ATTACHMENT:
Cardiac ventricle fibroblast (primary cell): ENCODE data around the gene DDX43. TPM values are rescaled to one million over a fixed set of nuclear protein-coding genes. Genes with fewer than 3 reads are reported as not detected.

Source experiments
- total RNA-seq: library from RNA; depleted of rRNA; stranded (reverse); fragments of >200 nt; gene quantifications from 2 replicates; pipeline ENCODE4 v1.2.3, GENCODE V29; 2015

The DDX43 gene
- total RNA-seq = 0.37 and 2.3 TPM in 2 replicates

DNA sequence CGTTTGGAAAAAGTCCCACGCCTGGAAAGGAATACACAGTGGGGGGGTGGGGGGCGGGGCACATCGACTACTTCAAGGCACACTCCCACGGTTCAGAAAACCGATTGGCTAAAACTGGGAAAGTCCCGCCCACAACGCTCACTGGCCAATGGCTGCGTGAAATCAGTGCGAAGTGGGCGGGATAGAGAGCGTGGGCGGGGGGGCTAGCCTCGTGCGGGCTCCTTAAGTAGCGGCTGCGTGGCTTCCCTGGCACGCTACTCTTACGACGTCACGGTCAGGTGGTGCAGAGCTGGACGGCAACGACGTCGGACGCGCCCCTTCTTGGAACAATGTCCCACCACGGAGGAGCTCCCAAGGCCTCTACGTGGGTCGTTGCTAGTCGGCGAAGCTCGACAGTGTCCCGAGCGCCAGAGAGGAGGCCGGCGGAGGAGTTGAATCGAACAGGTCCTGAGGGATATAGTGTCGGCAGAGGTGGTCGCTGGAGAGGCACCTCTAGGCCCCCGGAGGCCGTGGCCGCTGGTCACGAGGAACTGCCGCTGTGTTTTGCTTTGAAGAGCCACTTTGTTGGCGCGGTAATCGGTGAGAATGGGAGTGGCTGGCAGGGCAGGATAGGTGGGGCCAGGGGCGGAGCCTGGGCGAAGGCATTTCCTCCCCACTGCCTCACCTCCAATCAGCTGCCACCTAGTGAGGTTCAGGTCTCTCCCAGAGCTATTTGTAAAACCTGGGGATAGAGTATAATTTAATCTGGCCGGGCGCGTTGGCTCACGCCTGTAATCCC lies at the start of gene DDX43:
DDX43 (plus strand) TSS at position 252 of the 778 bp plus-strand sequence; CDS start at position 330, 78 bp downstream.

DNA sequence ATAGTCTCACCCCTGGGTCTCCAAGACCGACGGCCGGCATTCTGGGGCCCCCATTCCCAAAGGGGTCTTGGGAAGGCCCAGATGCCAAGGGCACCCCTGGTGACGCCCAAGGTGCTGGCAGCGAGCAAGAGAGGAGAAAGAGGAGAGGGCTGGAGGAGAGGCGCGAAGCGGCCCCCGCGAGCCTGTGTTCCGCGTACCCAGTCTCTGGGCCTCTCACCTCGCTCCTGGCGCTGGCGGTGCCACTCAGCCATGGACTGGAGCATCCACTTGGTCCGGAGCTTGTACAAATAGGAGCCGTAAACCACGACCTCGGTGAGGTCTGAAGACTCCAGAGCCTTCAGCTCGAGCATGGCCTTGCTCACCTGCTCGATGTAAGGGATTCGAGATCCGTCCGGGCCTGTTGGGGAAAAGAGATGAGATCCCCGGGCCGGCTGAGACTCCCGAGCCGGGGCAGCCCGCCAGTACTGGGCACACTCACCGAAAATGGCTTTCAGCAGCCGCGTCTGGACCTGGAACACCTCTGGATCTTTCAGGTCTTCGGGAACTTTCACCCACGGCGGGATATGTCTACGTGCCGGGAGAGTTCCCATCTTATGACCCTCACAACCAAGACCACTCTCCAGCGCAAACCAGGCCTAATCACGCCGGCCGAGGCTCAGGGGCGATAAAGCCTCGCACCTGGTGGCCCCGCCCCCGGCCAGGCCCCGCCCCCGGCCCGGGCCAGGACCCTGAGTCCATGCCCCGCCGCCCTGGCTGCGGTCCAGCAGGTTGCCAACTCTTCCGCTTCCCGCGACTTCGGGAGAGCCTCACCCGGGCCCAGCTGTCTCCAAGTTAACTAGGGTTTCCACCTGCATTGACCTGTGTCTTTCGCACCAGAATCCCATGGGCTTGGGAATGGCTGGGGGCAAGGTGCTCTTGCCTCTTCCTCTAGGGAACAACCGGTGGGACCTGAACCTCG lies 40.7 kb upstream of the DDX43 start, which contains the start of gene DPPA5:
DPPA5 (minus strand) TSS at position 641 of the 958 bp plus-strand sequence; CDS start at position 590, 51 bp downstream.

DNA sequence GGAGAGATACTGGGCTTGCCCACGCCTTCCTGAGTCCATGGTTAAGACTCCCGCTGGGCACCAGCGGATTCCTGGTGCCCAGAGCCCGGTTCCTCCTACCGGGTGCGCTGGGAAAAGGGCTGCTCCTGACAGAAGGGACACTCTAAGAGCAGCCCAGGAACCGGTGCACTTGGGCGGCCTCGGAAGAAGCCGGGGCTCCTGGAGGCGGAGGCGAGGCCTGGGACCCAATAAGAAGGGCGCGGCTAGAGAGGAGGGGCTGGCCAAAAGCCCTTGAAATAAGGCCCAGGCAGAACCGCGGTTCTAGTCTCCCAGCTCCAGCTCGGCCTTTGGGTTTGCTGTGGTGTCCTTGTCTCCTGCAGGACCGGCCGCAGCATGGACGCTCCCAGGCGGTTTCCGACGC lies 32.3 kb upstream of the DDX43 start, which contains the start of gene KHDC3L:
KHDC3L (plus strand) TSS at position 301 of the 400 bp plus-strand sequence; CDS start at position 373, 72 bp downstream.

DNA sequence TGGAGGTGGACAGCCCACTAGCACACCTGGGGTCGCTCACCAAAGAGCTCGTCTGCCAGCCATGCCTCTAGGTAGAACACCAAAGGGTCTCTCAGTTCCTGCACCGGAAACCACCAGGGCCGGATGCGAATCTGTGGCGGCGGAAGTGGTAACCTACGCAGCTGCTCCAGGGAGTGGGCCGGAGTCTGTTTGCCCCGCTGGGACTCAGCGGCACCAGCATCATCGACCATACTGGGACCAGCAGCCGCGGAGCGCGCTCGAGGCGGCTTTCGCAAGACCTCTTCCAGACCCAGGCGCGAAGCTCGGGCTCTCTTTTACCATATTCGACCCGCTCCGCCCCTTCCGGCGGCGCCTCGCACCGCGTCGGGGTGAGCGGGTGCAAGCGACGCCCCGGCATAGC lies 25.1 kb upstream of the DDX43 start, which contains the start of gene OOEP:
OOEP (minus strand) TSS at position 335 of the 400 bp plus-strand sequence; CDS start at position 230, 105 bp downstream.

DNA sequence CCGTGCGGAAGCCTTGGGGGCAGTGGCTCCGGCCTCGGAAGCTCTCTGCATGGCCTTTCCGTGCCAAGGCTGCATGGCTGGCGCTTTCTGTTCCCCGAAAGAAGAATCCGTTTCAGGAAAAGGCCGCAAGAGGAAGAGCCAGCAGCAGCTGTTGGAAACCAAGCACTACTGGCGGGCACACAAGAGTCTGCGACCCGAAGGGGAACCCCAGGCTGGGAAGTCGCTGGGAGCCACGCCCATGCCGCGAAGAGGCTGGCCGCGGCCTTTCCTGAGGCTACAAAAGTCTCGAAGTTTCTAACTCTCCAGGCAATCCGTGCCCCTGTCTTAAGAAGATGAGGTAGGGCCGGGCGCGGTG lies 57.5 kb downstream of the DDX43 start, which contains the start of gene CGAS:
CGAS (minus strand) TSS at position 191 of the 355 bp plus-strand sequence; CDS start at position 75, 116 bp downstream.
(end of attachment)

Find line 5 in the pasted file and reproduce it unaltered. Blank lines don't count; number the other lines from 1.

- total RNA-seq = 0.37 and 2.3 TPM in 2 replicates